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Reviews » Blu-ray Reviews » Hell's Five Hours (Blu-ray)
Hell's Five Hours (Blu-ray)
Olive Films // Unrated // July 14, 2015 // Region A
List Price: $29.95 [Buy now and save at Amazon]
Review by Stuart Galbraith IV | posted July 24, 2015 | E-mail the Author
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C O N T E N T
V I D E O
A U D I O
E X T R A S
R E P L A Y
A D V I C E
Highly Recommended
E - M A I L
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P R I N T
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Hell's Five Hours (1958) is low-budget but uniquely atmospheric thriller about a rocket fuel refinery threatened by a suicidal former employee determined to blow the plant - and everything else for miles around - to kingdom come. It was, apparently, the only feature of producer, writer, and director Jack L. Copeland, a World War II combat photographer who got the idea while shooting industrial films, supporting this reviewer's contention that the movie's unusual atmosphere, an antecedent of later movies like Antonioni's Red Desert (1964) and David Lynch's Eraserhead (1978), wasn't accidental.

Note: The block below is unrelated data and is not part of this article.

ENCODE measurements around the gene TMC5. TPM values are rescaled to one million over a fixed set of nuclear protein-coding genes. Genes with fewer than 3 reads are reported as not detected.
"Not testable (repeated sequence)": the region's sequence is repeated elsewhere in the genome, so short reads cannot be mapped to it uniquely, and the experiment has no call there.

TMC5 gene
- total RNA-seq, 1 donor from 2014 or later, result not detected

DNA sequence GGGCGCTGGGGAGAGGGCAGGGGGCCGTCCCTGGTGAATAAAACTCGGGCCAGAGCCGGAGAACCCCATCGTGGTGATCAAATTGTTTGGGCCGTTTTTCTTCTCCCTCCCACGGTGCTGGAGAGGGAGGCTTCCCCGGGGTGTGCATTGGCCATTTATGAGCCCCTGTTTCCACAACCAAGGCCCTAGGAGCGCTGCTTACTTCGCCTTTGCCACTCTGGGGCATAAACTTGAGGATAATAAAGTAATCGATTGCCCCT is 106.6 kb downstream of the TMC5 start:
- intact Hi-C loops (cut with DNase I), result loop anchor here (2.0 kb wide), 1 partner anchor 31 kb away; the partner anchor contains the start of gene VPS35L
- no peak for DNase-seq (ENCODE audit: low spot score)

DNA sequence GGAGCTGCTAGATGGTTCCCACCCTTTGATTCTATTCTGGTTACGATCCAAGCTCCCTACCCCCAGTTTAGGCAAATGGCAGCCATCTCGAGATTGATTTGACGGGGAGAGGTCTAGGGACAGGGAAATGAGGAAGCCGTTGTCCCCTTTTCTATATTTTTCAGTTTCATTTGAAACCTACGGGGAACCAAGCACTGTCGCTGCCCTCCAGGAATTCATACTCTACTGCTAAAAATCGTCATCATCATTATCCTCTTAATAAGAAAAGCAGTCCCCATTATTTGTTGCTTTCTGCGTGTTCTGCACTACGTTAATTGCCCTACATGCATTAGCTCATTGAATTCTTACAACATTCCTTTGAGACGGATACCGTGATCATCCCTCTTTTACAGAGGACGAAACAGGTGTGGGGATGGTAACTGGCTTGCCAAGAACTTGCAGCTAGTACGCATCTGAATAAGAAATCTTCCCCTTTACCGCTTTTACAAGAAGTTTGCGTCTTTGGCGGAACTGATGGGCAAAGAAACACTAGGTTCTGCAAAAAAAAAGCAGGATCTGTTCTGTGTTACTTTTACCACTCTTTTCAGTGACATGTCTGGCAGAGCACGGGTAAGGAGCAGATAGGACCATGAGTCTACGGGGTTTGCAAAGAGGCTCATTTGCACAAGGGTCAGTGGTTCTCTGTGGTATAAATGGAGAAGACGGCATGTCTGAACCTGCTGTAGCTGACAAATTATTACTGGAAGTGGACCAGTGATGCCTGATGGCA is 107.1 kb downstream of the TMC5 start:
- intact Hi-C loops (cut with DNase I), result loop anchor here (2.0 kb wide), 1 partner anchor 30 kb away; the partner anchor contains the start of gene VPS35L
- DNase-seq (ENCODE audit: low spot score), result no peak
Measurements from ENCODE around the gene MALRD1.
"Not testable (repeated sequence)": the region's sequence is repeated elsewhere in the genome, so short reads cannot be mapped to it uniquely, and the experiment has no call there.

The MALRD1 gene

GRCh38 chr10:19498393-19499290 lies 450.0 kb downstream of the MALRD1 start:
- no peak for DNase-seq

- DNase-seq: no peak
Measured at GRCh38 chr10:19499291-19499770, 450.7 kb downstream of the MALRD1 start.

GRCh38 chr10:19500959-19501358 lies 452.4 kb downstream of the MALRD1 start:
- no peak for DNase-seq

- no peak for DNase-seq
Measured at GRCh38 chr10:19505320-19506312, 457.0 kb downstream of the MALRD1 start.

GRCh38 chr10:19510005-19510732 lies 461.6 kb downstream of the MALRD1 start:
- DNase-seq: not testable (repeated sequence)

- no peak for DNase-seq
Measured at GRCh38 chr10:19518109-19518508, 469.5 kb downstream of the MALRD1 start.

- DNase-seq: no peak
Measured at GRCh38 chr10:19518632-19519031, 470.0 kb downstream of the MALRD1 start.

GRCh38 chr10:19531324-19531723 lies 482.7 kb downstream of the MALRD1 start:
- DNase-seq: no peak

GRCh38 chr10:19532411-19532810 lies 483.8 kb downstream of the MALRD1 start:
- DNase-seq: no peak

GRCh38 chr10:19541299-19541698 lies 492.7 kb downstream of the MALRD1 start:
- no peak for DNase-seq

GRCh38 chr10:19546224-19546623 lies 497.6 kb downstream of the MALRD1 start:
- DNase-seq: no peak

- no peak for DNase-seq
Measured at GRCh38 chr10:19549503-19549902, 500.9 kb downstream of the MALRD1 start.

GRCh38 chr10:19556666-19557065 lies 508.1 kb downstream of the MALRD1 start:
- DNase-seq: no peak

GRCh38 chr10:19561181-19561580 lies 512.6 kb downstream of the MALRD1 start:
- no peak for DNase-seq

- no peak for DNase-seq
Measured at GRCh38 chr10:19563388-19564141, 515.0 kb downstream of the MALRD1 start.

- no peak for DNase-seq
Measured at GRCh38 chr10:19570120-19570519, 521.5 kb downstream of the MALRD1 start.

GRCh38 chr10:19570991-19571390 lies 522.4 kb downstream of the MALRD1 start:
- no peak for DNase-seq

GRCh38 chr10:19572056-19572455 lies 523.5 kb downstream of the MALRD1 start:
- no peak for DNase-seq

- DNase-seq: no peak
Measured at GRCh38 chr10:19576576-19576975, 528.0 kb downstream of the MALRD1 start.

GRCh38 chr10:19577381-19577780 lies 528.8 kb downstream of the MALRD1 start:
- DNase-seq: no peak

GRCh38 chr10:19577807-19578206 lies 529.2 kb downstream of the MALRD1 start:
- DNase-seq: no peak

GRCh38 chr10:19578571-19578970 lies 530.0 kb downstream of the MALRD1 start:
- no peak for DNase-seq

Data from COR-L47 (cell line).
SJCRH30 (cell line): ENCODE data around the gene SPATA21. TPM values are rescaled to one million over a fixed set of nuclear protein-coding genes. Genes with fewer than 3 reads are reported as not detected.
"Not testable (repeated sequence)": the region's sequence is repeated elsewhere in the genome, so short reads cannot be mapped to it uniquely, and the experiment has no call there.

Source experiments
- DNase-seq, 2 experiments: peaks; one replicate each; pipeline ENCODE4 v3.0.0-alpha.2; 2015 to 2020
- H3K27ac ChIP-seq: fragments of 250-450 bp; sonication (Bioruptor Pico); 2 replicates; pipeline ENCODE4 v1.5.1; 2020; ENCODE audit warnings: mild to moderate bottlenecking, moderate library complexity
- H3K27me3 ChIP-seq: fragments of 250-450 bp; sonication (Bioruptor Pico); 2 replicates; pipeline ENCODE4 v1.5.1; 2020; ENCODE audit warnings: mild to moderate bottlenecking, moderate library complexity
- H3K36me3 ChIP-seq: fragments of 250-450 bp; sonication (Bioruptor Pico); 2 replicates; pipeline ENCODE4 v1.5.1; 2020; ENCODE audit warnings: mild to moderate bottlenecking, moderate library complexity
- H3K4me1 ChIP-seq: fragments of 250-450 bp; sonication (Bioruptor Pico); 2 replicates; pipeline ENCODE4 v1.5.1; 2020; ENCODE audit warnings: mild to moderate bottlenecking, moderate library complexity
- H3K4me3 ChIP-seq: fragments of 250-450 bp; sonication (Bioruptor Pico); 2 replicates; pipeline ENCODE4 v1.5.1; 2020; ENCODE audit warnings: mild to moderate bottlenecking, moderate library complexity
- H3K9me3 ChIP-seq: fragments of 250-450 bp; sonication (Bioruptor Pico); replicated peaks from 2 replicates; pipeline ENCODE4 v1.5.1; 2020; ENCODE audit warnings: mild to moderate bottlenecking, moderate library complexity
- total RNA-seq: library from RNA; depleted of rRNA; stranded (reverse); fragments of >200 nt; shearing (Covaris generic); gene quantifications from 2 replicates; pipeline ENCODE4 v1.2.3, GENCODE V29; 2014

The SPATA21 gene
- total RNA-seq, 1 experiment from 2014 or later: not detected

Further, the suicidal man, both in terms of the writing and the performance of the actor playing him, a young Vic Morrow, is unusually believable, shaded, and unnervingly unpredictable.

Produced by Copeland's Muriel Corporation for release through Allied Artists (usually on the same bill with William Castle's Macabre, a real mismatched double-bill), Hell's Five Hours is almost completely unknown, making this Blu-ray release through Olive all the more welcome.


Oddly, the TCM Database reports that contemporary reviews praised Hell's Five Hours opening ten minutes, "presented without dialogue." However, the Blu-ray version of the film opens with a long prologue consisting of stock footage of rocket launches accompanied by portentous, prolix narration by an uncredited Marvin Miller. After the credits, the movie does continue with a mostly but not entirely wordless sequence with fired employee Burt Nash (Morrow) breaking into the plant late at night, but security guards talk to one another while giving chase. This and other evidence suggest that maybe Hell's Five Hours exists or once existed in a slightly different form. More on this below.